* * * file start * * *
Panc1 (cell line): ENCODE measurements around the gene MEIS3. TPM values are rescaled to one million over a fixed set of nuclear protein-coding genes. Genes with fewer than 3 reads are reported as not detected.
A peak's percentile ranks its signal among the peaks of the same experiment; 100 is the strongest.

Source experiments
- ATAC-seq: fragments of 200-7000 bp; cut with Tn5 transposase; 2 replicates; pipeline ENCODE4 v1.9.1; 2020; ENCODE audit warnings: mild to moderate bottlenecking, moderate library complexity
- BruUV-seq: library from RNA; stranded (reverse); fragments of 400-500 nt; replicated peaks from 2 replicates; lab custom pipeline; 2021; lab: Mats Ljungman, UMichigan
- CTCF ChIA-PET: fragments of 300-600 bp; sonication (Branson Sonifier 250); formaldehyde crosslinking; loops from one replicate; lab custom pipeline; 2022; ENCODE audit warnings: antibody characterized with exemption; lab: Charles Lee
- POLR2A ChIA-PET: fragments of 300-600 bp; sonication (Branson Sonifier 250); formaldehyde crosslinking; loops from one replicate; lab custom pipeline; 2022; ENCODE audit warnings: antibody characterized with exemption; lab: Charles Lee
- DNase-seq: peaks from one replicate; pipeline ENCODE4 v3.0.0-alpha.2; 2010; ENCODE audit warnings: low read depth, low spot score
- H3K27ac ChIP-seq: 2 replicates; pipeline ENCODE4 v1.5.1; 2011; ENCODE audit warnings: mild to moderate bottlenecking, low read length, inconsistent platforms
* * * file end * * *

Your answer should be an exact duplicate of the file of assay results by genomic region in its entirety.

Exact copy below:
Panc1 (cell line): ENCODE measurements around the gene MEIS3. TPM values are rescaled to one million over a fixed set of nuclear protein-coding genes. Genes with fewer than 3 reads are reported as not detected.
A peak's percentile ranks its signal among the peaks of the same experiment; 100 is the strongest.

Source experiments
- ATAC-seq: fragments of 200-7000 bp; cut with Tn5 transposase; 2 replicates; pipeline ENCODE4 v1.9.1; 2020; ENCODE audit warnings: mild to moderate bottlenecking, moderate library complexity
- BruUV-seq: library from RNA; stranded (reverse); fragments of 400-500 nt; replicated peaks from 2 replicates; lab custom pipeline; 2021; lab: Mats Ljungman, UMichigan
- CTCF ChIA-PET: fragments of 300-600 bp; sonication (Branson Sonifier 250); formaldehyde crosslinking; loops from one replicate; lab custom pipeline; 2022; ENCODE audit warnings: antibody characterized with exemption; lab: Charles Lee
- POLR2A ChIA-PET: fragments of 300-600 bp; sonication (Branson Sonifier 250); formaldehyde crosslinking; loops from one replicate; lab custom pipeline; 2022; ENCODE audit warnings: antibody characterized with exemption; lab: Charles Lee
- DNase-seq: peaks from one replicate; pipeline ENCODE4 v3.0.0-alpha.2; 2010; ENCODE audit warnings: low read depth, low spot score
- H3K27ac ChIP-seq: 2 replicates; pipeline ENCODE4 v1.5.1; 2011; ENCODE audit warnings: mild to moderate bottlenecking, low read length, inconsistent platforms